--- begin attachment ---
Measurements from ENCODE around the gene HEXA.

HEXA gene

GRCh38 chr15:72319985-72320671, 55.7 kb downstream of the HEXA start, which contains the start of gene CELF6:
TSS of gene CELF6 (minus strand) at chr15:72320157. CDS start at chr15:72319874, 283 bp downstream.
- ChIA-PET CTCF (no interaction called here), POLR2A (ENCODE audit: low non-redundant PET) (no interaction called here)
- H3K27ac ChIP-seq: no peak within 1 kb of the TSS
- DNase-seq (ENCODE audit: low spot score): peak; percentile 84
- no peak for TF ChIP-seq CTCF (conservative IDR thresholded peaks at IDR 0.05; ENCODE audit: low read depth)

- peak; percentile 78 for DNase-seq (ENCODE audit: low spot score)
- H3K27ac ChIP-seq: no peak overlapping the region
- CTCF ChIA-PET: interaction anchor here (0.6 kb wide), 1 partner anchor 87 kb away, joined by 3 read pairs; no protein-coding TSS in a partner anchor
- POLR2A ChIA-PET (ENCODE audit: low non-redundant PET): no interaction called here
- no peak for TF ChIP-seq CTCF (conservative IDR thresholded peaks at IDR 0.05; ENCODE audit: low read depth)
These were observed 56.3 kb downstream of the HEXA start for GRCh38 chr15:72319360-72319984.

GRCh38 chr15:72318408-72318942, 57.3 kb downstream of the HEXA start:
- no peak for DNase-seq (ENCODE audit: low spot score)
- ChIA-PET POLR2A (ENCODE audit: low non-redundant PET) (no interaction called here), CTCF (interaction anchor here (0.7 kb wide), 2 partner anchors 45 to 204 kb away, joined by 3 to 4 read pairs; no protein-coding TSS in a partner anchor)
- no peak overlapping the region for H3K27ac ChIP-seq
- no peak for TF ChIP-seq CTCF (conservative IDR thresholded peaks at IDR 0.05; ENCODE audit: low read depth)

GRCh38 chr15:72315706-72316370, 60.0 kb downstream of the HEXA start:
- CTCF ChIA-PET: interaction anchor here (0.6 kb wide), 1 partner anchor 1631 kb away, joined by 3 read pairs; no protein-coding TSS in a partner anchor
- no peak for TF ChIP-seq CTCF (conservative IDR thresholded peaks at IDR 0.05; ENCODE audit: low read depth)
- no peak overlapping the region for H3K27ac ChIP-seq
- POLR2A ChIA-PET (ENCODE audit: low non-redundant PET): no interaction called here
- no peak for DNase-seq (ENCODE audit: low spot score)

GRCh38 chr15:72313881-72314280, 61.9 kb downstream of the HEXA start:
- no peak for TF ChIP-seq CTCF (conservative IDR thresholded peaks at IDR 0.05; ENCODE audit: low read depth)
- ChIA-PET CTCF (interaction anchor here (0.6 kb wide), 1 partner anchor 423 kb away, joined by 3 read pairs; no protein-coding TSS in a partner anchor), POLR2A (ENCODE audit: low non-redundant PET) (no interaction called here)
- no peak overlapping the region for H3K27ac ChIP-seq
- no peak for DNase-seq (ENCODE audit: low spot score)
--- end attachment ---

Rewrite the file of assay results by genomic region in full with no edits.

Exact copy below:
Measurements from ENCODE around the gene HEXA.

HEXA gene

GRCh38 chr15:72319985-72320671, 55.7 kb downstream of the HEXA start, which contains the start of gene CELF6:
TSS of gene CELF6 (minus strand) at chr15:72320157. CDS start at chr15:72319874, 283 bp downstream.
- ChIA-PET CTCF (no interaction called here), POLR2A (ENCODE audit: low non-redundant PET) (no interaction called here)
- H3K27ac ChIP-seq: no peak within 1 kb of the TSS
- DNase-seq (ENCODE audit: low spot score): peak; percentile 84
- no peak for TF ChIP-seq CTCF (conservative IDR thresholded peaks at IDR 0.05; ENCODE audit: low read depth)

- peak; percentile 78 for DNase-seq (ENCODE audit: low spot score)
- H3K27ac ChIP-seq: no peak overlapping the region
- CTCF ChIA-PET: interaction anchor here (0.6 kb wide), 1 partner anchor 87 kb away, joined by 3 read pairs; no protein-coding TSS in a partner anchor
- POLR2A ChIA-PET (ENCODE audit: low non-redundant PET): no interaction called here
- no peak for TF ChIP-seq CTCF (conservative IDR thresholded peaks at IDR 0.05; ENCODE audit: low read depth)
These were observed 56.3 kb downstream of the HEXA start for GRCh38 chr15:72319360-72319984.

GRCh38 chr15:72318408-72318942, 57.3 kb downstream of the HEXA start:
- no peak for DNase-seq (ENCODE audit: low spot score)
- ChIA-PET POLR2A (ENCODE audit: low non-redundant PET) (no interaction called here), CTCF (interaction anchor here (0.7 kb wide), 2 partner anchors 45 to 204 kb away, joined by 3 to 4 read pairs; no protein-coding TSS in a partner anchor)
- no peak overlapping the region for H3K27ac ChIP-seq
- no peak for TF ChIP-seq CTCF (conservative IDR thresholded peaks at IDR 0.05; ENCODE audit: low read depth)

GRCh38 chr15:72315706-72316370, 60.0 kb downstream of the HEXA start:
- CTCF ChIA-PET: interaction anchor here (0.6 kb wide), 1 partner anchor 1631 kb away, joined by 3 read pairs; no protein-coding TSS in a partner anchor
- no peak for TF ChIP-seq CTCF (conservative IDR thresholded peaks at IDR 0.05; ENCODE audit: low read depth)
- no peak overlapping the region for H3K27ac ChIP-seq
- POLR2A ChIA-PET (ENCODE audit: low non-redundant PET): no interaction called here
- no peak for DNase-seq (ENCODE audit: low spot score)

GRCh38 chr15:72313881-72314280, 61.9 kb downstream of the HEXA start:
- no peak for TF ChIP-seq CTCF (conservative IDR thresholded peaks at IDR 0.05; ENCODE audit: low read depth)
- ChIA-PET CTCF (interaction anchor here (0.6 kb wide), 1 partner anchor 423 kb away, joined by 3 read pairs; no protein-coding TSS in a partner anchor), POLR2A (ENCODE audit: low non-redundant PET) (no interaction called here)
- no peak overlapping the region for H3K27ac ChIP-seq
- no peak for DNase-seq (ENCODE audit: low spot score)